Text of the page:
Future mobility: the challenges we face
Road transport fulfils the overwhelming majority of needs for companies and individuals, giving us mobility and delivering the goods and services we take for granted. Cars are our number one source of mobility, taking the average European almost 13,000 kilometres a year.
Over 70% of journeys are made by car – be it private car, taxi or car-sharing. Road freight transport is the backbone of trade and commerce on the European continent. Trucks and vans move more than 14 billion tonnes of goods per year, delivering 75% of all goods carried over land in Europe. Buses are the most widely-used form of public transport in the EU, serving cities as well as suburban and rural areas – they are also the most cost-efficient and flexible form of public transport, requiring minimal investments to launch new lines or routes.
In parallel to providing mobility, Europe’s automobile manufacturers are also fully committed to further reducing CO2 emissions. Our industry has already made great strides in improving the CO2 performance of new vehicles. In 2015 average new car emissions in Europe were 36% lower than in 1995, an impressive decrease in just two decades. CO2 emissions have been cut by improving engine efficiency, developing advanced powertrains with ultra-low carbon footprints, and building lighter vehicles. These savings have been achieved in conjunction with strong decreases in pollutants and noise levels. By 2021, CO2 emissions from new cars coming on to the roads will be 42% less than in 2005, and the sector is committed to do even more in the future.
At the same time, manufacturers have significantly reduced the environmental impact of vehicle production, with recycling being part of the ‘design for sustainability’ concept. Water consumption per car produced, for instance, has been reduced by a staggering 35.9% since 2006. Significant investments in safety have resulted in a range of built-in mechanisms that protect occupants in a crash (airbags, adaptive restraint systems), and give more control to the driver in emergency situations (anti-lock braking systems and electronic stability control). Clearly, the automotive industry has made significant progress over the past decades, but what are the challenges that we will have to face?
Rising transport demand and environmental challenges
Despite the CO2 reductions delivered by automobile manufacturers, total greenhouse gas emissions from transport have grown since the 1990s, largely due to huge increases in transport demand. All existing forecasts show that demand for passenger and freight transport will only continue to grow in decades to come. They suggest an increase in mobility demand of 2.6 times the current levels by 2050. Global trade-related international freight is also projected to grow by a factor of 4.3 by 2050, with road freight’s share up from 6% to 10%, driven by increasing intra-regional trade. At the same time, the very nature of our mobility needs is also changing rapidly. The expectations of younger generations are defined by the smartphone revolution; they increasingly demand transportation that provides the level of digital utility and capability to which they are accustomed when it comes to other services.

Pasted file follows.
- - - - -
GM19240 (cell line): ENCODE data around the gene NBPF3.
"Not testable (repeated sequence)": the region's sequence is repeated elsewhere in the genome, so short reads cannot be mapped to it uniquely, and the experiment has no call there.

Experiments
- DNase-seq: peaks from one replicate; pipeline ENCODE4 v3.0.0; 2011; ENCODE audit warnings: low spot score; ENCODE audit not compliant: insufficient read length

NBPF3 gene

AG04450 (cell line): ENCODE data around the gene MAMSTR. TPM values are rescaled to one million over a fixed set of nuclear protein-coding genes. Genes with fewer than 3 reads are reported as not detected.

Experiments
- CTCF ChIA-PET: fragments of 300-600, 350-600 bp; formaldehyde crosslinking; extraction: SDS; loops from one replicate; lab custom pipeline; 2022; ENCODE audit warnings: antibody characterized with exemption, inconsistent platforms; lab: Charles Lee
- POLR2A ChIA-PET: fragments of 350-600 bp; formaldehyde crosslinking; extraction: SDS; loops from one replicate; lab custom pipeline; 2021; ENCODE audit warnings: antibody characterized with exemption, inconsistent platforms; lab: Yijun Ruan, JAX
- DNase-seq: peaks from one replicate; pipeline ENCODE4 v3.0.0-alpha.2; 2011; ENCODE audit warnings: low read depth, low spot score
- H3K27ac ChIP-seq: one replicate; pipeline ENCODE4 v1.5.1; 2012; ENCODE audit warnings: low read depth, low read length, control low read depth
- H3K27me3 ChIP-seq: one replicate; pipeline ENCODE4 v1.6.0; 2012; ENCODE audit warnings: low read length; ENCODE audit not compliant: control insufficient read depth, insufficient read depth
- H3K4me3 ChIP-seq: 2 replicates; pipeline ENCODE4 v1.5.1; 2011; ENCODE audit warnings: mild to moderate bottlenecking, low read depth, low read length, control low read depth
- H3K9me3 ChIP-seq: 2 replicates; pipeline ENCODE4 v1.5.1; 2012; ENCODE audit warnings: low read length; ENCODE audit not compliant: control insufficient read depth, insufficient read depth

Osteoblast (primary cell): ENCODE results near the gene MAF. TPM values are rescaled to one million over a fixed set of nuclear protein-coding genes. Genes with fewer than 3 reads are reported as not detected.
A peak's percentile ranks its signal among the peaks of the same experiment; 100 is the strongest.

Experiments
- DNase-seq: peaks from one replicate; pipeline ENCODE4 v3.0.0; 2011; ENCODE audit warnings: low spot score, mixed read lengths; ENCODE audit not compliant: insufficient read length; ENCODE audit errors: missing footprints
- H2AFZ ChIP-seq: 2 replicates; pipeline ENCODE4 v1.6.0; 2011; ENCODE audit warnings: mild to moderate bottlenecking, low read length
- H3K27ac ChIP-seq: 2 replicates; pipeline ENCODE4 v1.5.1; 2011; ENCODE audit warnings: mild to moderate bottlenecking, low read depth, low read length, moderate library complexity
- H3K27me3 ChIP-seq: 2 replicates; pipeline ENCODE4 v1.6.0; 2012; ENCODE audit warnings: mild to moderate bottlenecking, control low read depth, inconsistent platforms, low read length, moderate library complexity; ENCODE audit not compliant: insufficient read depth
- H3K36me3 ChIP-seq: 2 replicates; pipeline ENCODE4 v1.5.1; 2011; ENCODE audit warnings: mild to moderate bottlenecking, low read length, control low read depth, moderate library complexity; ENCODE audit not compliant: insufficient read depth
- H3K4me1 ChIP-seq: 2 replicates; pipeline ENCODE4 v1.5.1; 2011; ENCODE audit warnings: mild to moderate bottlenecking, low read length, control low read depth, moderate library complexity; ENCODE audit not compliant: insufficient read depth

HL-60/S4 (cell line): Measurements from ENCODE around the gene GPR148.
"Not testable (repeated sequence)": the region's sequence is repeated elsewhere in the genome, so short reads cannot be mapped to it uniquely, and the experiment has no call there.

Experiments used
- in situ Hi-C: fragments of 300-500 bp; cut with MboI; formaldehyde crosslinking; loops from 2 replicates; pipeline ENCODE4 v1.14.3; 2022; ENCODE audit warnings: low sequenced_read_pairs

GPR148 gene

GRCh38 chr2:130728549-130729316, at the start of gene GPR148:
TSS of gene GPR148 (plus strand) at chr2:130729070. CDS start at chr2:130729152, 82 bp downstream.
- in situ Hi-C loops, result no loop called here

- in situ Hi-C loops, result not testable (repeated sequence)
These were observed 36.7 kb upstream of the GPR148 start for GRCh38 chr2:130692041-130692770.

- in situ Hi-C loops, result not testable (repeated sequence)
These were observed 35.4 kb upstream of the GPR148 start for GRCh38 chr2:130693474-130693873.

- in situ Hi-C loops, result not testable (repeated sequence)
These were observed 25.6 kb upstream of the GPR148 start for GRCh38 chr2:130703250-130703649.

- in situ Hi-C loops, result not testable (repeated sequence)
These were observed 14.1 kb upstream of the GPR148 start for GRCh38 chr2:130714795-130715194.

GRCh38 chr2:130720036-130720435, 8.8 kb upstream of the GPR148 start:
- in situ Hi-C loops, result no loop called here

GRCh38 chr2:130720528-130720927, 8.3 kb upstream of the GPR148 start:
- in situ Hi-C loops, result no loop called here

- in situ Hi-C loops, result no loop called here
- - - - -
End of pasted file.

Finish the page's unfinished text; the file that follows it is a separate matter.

In parallel, ideas of ownership are changing as well. With each generation, people seem to become less committed to vehicle ownership. And when looking at society as a whole, changes in consumer demand are transforming the types of goods that are being delivered, their distribution and the organisation of deliveries. Think, for example, of all those parcels delivered to people who are shopping online, all of them expecting rapid, regular and direct deliveries. But also demographic changes will play a role in redefining the future of mobility. Europe’s population is becoming older – by 2025 more than 20% of Europeans will be 65 or over, with a particularly rapid increase in the over-80s. How can we make sure that the elderly can continue to drive in the future?
Another phenomenon that is redefining mobility is urbanisation. It is estimated that our planet will count 9.7 billion inhabitants by 2050, with two-thirds of people living in urban settlements. Urbanisation is an ongoing phenomenon in Europe, both in terms of urban land expansion and increasing population share. By 2050, more than 82% of people in Europe will live in cities, compared to 75% now. Besides the fact that mobility demand will increasingly need to meet the needs of city dwellers, cities are also among the areas where exceedances of air quality standards occur. Reducing air pollution therefore remains a priority as well, even though it is challenging to reduce CO2 and pollutants at the same time – as reducing both simultaneously requires conflicting measures.
So what kind of future mobility solutions will tomorrow bring? And how do we get there? Learn more about the future of mobility in ACEA’s Manifesto for Clean, Safe and Smart Mobility by clicking here.
This is the first article in a series on the Manifesto for Clean, Safe and Smart Mobility, which was launched on the occasion of ACEA’s 25th anniversary.
The Manifesto presents an overview of what progress has been made to date by Europe’s automobile industry. It also identifies where we stand today, by explaining the environmental challenges and rising demand for transport we face. Finally, the Manifesto provides a glimpse of what tomorrow will bring, by exploring the potential of future mobility solutions. This Manifesto also makes 10 key policy recommendations to ensure that the mobility of the future will reach new levels in terms of environmental performance, safety, as well as automation and connectivity.
Click here to discover ACEA’s Manifesto for Clean, Safe and Smart Mobility.